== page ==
10:1 Rickard Cycloidal Tuner

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10:1 Rickard Cycloidal Tuner

Rickard10:1 Cycloidal TunerG99997060
RICKARD 10:1 Cycloidal Banjo Pegs

The smoothest, strongest, most positive banjo tuner now available!

Solid brass construction, in nickel plated finish or natural brass. Choice of ebony or boxwood buttons.

They require a 3/8" diameter hole, so they're a drop-in replacement for most standard 4:1 planetary pegs.

Because these tuners work perfectly on so many different instruments, they are priced individually rather than in sets of 4, 6 or whatever.

A bit of background:

This one is personal for me - the first successful banjo tuning peg suitable for use on guitar.

In particular, Martin style OM-18 and OM-28 instruments made around 1930 were originally equipped with banjo pegs. Those low-ratio geared tuners need to be adjusted so tightly that they're difficult to tune or keep in tune. Around 2004 I decided to embark on a project that became more of a journey than I expected.

Unless you've been living with me, you probably are unaware of the many hundreds of hours I've spent tinkering on "non-gear-driven" banjo peg designs. My first efforts were with preloaded ball bearings in a planetary arrangement. I went through quite a few iterations over the first few years, developing a 9:1 drive tuner that worked very smoothly. It worked well on banjo strings, but just wasn't strong enough to handle the high tension of guitar strings.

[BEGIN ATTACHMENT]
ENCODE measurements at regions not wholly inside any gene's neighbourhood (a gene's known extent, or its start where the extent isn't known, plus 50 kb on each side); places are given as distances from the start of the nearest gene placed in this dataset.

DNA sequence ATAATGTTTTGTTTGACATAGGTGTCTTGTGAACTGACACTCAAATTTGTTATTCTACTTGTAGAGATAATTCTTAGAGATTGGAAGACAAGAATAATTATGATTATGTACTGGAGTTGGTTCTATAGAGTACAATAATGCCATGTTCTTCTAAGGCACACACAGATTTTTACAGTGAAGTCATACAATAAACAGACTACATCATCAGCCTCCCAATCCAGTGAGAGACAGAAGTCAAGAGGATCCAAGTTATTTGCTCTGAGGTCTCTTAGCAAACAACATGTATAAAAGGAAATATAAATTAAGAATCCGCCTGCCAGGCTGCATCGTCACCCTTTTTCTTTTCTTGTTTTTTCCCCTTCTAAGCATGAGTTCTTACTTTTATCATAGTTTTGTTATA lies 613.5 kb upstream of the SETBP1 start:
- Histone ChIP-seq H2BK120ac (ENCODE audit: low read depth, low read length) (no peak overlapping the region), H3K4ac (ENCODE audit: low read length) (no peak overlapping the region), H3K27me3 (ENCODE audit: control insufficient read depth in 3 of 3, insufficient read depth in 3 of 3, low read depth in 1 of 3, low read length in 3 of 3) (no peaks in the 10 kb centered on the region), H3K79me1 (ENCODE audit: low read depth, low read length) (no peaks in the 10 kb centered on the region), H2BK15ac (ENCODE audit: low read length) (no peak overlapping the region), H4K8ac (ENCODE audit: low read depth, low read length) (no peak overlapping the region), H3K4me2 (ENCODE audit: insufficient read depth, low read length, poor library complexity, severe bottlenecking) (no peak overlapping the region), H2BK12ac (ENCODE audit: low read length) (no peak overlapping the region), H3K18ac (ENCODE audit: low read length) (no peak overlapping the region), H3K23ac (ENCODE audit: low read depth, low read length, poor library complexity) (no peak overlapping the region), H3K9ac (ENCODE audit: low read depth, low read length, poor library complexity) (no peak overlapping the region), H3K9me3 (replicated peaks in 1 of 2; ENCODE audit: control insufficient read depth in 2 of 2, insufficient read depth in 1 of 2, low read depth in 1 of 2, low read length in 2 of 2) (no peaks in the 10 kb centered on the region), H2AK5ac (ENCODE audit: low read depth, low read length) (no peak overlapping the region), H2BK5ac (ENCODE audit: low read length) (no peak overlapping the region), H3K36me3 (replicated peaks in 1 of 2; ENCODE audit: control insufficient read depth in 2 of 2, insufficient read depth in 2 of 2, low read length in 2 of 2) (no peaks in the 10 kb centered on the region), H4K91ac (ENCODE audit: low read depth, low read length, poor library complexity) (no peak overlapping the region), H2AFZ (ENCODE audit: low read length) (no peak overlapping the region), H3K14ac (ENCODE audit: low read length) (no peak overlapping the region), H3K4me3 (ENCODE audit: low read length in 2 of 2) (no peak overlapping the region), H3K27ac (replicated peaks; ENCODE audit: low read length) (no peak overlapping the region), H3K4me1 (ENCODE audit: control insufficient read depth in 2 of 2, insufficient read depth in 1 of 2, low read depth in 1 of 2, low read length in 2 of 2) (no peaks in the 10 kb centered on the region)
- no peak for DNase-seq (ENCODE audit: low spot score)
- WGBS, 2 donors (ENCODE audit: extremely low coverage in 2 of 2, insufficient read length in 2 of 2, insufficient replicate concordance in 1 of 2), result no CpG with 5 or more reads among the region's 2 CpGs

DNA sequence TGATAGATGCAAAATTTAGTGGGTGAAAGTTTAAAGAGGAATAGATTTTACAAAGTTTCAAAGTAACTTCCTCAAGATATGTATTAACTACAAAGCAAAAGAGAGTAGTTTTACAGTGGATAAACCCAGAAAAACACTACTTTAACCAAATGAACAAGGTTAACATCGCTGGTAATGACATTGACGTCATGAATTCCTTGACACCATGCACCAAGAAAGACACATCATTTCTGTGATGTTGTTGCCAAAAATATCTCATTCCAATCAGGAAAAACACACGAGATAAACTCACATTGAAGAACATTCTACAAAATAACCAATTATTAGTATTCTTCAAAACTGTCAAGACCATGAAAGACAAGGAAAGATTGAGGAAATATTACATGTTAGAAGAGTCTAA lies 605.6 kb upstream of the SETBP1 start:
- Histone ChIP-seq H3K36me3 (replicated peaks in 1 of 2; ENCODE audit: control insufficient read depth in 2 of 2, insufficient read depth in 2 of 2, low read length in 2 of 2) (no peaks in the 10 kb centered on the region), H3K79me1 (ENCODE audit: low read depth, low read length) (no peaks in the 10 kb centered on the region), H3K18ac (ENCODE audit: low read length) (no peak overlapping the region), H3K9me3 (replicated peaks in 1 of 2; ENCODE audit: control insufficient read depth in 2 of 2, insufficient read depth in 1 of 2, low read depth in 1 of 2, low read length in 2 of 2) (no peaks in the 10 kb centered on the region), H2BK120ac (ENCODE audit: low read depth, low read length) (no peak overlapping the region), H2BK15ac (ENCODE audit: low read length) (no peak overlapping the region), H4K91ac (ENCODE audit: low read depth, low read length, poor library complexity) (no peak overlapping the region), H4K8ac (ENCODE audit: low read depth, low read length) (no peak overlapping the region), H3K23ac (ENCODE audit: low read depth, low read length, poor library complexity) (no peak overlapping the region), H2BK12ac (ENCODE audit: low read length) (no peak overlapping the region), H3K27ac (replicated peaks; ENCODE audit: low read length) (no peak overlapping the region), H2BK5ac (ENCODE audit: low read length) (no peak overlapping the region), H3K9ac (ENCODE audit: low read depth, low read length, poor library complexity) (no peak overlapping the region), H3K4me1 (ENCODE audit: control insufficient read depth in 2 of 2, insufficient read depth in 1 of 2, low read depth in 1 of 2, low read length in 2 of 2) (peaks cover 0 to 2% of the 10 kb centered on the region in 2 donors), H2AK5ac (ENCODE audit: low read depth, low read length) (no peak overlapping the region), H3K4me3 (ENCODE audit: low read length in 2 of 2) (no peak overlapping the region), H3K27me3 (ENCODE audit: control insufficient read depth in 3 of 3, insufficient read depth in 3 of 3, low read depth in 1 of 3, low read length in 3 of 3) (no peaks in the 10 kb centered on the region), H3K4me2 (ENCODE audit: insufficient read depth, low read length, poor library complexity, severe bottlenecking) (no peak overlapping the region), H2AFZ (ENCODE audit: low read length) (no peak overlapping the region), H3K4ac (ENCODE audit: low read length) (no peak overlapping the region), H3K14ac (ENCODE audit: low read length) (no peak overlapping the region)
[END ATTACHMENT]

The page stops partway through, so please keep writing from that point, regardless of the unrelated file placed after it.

In 2010, I finally hit on the idea of using a completely different mechanism, and made what I believe was the world's first banjo tuner with a cycloidal reduction drive. Unlike other designs, the cycloidal drive is super strong, smooth and positive.

Some health issues intervened, and few years later I shared my efforts with one of our favorite banjo makers, Bill Rickard. I'd heard that he was in the process of improving the "conventional" planetary 4:1 banjo tuners. After a number of discussions on the phone, I convinced him of the need for higher ratio tuners for the guitar community.

Ultimately, I gave him my prototype with the hope he might be inspired to perfect the design and actually bring a solid and useful product to market.